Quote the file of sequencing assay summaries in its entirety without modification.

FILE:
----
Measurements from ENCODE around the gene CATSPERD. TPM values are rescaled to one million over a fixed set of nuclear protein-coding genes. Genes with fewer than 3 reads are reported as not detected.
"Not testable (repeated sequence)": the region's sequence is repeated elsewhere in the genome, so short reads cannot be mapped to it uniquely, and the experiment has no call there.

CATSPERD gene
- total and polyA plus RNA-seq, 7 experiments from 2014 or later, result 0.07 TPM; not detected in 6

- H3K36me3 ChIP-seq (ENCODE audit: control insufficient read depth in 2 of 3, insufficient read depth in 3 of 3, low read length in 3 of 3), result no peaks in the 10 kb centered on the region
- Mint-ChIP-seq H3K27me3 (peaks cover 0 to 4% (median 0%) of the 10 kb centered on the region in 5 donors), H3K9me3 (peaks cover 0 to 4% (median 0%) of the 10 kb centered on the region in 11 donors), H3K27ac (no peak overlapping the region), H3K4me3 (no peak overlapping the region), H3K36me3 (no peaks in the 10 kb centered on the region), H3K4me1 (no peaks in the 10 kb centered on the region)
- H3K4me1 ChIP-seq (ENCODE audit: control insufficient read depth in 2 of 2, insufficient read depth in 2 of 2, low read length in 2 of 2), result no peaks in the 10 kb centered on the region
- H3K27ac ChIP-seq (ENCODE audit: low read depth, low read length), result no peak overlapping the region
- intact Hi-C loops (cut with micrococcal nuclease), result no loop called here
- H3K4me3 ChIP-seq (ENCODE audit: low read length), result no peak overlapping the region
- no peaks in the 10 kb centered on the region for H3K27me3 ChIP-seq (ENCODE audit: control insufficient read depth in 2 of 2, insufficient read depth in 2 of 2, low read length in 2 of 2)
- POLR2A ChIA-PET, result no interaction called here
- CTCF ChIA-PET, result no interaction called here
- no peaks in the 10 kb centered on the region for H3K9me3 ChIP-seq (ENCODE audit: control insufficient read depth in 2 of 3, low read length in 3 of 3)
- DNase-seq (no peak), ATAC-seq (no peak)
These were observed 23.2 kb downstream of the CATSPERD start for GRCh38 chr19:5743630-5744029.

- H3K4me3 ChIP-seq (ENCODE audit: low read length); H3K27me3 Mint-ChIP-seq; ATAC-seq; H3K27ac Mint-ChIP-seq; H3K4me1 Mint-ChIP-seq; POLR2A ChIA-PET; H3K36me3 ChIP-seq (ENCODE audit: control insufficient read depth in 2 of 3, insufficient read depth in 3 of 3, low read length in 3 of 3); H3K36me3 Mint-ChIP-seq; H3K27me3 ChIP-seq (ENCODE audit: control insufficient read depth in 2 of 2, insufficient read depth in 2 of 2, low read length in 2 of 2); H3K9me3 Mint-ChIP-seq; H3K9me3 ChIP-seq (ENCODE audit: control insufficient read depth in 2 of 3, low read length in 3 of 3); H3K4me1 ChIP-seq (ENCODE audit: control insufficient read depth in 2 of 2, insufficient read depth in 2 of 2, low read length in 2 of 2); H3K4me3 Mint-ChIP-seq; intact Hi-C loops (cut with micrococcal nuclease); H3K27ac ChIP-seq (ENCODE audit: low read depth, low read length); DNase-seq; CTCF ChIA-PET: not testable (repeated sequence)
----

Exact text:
Measurements from ENCODE around the gene CATSPERD. TPM values are rescaled to one million over a fixed set of nuclear protein-coding genes. Genes with fewer than 3 reads are reported as not detected.
"Not testable (repeated sequence)": the region's sequence is repeated elsewhere in the genome, so short reads cannot be mapped to it uniquely, and the experiment has no call there.

CATSPERD gene
- total and polyA plus RNA-seq, 7 experiments from 2014 or later, result 0.07 TPM; not detected in 6

- H3K36me3 ChIP-seq (ENCODE audit: control insufficient read depth in 2 of 3, insufficient read depth in 3 of 3, low read length in 3 of 3), result no peaks in the 10 kb centered on the region
- Mint-ChIP-seq H3K27me3 (peaks cover 0 to 4% (median 0%) of the 10 kb centered on the region in 5 donors), H3K9me3 (peaks cover 0 to 4% (median 0%) of the 10 kb centered on the region in 11 donors), H3K27ac (no peak overlapping the region), H3K4me3 (no peak overlapping the region), H3K36me3 (no peaks in the 10 kb centered on the region), H3K4me1 (no peaks in the 10 kb centered on the region)
- H3K4me1 ChIP-seq (ENCODE audit: control insufficient read depth in 2 of 2, insufficient read depth in 2 of 2, low read length in 2 of 2), result no peaks in the 10 kb centered on the region
- H3K27ac ChIP-seq (ENCODE audit: low read depth, low read length), result no peak overlapping the region
- intact Hi-C loops (cut with micrococcal nuclease), result no loop called here
- H3K4me3 ChIP-seq (ENCODE audit: low read length), result no peak overlapping the region
- no peaks in the 10 kb centered on the region for H3K27me3 ChIP-seq (ENCODE audit: control insufficient read depth in 2 of 2, insufficient read depth in 2 of 2, low read length in 2 of 2)
- POLR2A ChIA-PET, result no interaction called here
- CTCF ChIA-PET, result no interaction called here
- no peaks in the 10 kb centered on the region for H3K9me3 ChIP-seq (ENCODE audit: control insufficient read depth in 2 of 3, low read length in 3 of 3)
- DNase-seq (no peak), ATAC-seq (no peak)
These were observed 23.2 kb downstream of the CATSPERD start for GRCh38 chr19:5743630-5744029.

- H3K4me3 ChIP-seq (ENCODE audit: low read length); H3K27me3 Mint-ChIP-seq; ATAC-seq; H3K27ac Mint-ChIP-seq; H3K4me1 Mint-ChIP-seq; POLR2A ChIA-PET; H3K36me3 ChIP-seq (ENCODE audit: control insufficient read depth in 2 of 3, insufficient read depth in 3 of 3, low read length in 3 of 3); H3K36me3 Mint-ChIP-seq; H3K27me3 ChIP-seq (ENCODE audit: control insufficient read depth in 2 of 2, insufficient read depth in 2 of 2, low read length in 2 of 2); H3K9me3 Mint-ChIP-seq; H3K9me3 ChIP-seq (ENCODE audit: control insufficient read depth in 2 of 3, low read length in 3 of 3); H3K4me1 ChIP-seq (ENCODE audit: control insufficient read depth in 2 of 2, insufficient read depth in 2 of 2, low read length in 2 of 2); H3K4me3 Mint-ChIP-seq; intact Hi-C loops (cut with micrococcal nuclease); H3K27ac ChIP-seq (ENCODE audit: low read depth, low read length); DNase-seq; CTCF ChIA-PET: not testable (repeated sequence)